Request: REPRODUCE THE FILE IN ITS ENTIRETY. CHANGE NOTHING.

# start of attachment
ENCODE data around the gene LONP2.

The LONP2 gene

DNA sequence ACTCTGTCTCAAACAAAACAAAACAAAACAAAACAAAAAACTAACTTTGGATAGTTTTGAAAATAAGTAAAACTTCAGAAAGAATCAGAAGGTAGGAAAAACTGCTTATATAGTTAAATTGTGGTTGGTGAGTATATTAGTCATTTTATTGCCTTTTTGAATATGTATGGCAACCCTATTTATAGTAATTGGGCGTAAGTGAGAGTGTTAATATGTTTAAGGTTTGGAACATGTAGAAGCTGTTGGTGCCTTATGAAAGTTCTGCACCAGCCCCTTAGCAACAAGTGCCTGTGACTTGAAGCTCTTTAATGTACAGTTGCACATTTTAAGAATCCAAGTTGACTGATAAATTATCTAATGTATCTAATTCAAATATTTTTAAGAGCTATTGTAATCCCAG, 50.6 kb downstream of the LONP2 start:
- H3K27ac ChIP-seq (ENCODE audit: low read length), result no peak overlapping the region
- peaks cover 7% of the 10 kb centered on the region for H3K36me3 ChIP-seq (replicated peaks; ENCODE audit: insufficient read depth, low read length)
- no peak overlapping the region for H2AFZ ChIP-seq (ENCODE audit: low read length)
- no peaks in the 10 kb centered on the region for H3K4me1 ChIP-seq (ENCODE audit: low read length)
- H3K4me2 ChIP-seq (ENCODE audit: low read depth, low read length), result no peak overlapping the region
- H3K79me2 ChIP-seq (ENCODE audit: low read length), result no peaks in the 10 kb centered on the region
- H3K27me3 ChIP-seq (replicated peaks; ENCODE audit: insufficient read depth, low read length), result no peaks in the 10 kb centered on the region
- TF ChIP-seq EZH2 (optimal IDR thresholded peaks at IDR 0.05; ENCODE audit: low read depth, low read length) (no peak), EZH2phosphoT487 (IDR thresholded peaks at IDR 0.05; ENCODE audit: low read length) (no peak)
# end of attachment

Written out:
ENCODE data around the gene LONP2.

The LONP2 gene

DNA sequence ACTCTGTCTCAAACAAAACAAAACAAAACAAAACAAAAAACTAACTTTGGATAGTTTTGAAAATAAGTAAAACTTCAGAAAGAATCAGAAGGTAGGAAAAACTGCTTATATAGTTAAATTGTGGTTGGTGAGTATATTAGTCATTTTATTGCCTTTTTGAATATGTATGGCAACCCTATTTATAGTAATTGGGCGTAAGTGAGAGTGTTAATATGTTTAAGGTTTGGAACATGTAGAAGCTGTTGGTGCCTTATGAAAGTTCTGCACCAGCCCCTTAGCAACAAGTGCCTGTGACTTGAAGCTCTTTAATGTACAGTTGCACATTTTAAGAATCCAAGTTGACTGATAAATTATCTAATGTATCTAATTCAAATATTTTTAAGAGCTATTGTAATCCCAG, 50.6 kb downstream of the LONP2 start:
- H3K27ac ChIP-seq (ENCODE audit: low read length), result no peak overlapping the region
- peaks cover 7% of the 10 kb centered on the region for H3K36me3 ChIP-seq (replicated peaks; ENCODE audit: insufficient read depth, low read length)
- no peak overlapping the region for H2AFZ ChIP-seq (ENCODE audit: low read length)
- no peaks in the 10 kb centered on the region for H3K4me1 ChIP-seq (ENCODE audit: low read length)
- H3K4me2 ChIP-seq (ENCODE audit: low read depth, low read length), result no peak overlapping the region
- H3K79me2 ChIP-seq (ENCODE audit: low read length), result no peaks in the 10 kb centered on the region
- H3K27me3 ChIP-seq (replicated peaks; ENCODE audit: insufficient read depth, low read length), result no peaks in the 10 kb centered on the region
- TF ChIP-seq EZH2 (optimal IDR thresholded peaks at IDR 0.05; ENCODE audit: low read depth, low read length) (no peak), EZH2phosphoT487 (IDR thresholded peaks at IDR 0.05; ENCODE audit: low read length) (no peak)